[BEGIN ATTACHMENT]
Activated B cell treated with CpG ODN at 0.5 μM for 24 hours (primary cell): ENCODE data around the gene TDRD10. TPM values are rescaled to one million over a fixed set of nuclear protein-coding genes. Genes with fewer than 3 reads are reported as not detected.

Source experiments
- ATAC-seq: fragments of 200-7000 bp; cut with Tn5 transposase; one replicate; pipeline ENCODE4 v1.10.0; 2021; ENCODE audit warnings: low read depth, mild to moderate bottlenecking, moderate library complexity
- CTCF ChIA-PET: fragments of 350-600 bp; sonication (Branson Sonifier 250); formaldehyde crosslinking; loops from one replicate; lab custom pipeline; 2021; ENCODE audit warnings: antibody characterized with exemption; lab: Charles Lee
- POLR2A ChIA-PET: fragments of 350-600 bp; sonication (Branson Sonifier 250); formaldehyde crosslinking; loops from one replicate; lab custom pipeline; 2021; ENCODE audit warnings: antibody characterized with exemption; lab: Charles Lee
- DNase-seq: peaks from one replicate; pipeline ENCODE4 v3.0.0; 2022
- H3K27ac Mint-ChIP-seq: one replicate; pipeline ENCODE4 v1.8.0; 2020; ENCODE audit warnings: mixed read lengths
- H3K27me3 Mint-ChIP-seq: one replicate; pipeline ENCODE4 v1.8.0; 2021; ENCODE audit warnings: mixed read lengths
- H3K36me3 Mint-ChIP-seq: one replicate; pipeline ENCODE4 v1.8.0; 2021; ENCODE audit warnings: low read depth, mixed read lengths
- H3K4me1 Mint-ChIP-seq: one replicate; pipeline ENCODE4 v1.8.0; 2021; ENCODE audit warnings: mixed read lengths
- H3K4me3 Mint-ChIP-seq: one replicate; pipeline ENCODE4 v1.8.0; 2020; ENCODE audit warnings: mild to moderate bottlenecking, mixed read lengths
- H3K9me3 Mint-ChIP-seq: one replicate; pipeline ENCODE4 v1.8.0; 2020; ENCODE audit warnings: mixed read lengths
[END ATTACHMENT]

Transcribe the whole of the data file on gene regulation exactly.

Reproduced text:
Activated B cell treated with CpG ODN at 0.5 μM for 24 hours (primary cell): ENCODE data around the gene TDRD10. TPM values are rescaled to one million over a fixed set of nuclear protein-coding genes. Genes with fewer than 3 reads are reported as not detected.

Source experiments
- ATAC-seq: fragments of 200-7000 bp; cut with Tn5 transposase; one replicate; pipeline ENCODE4 v1.10.0; 2021; ENCODE audit warnings: low read depth, mild to moderate bottlenecking, moderate library complexity
- CTCF ChIA-PET: fragments of 350-600 bp; sonication (Branson Sonifier 250); formaldehyde crosslinking; loops from one replicate; lab custom pipeline; 2021; ENCODE audit warnings: antibody characterized with exemption; lab: Charles Lee
- POLR2A ChIA-PET: fragments of 350-600 bp; sonication (Branson Sonifier 250); formaldehyde crosslinking; loops from one replicate; lab custom pipeline; 2021; ENCODE audit warnings: antibody characterized with exemption; lab: Charles Lee
- DNase-seq: peaks from one replicate; pipeline ENCODE4 v3.0.0; 2022
- H3K27ac Mint-ChIP-seq: one replicate; pipeline ENCODE4 v1.8.0; 2020; ENCODE audit warnings: mixed read lengths
- H3K27me3 Mint-ChIP-seq: one replicate; pipeline ENCODE4 v1.8.0; 2021; ENCODE audit warnings: mixed read lengths
- H3K36me3 Mint-ChIP-seq: one replicate; pipeline ENCODE4 v1.8.0; 2021; ENCODE audit warnings: low read depth, mixed read lengths
- H3K4me1 Mint-ChIP-seq: one replicate; pipeline ENCODE4 v1.8.0; 2021; ENCODE audit warnings: mixed read lengths
- H3K4me3 Mint-ChIP-seq: one replicate; pipeline ENCODE4 v1.8.0; 2020; ENCODE audit warnings: mild to moderate bottlenecking, mixed read lengths
- H3K9me3 Mint-ChIP-seq: one replicate; pipeline ENCODE4 v1.8.0; 2020; ENCODE audit warnings: mixed read lengths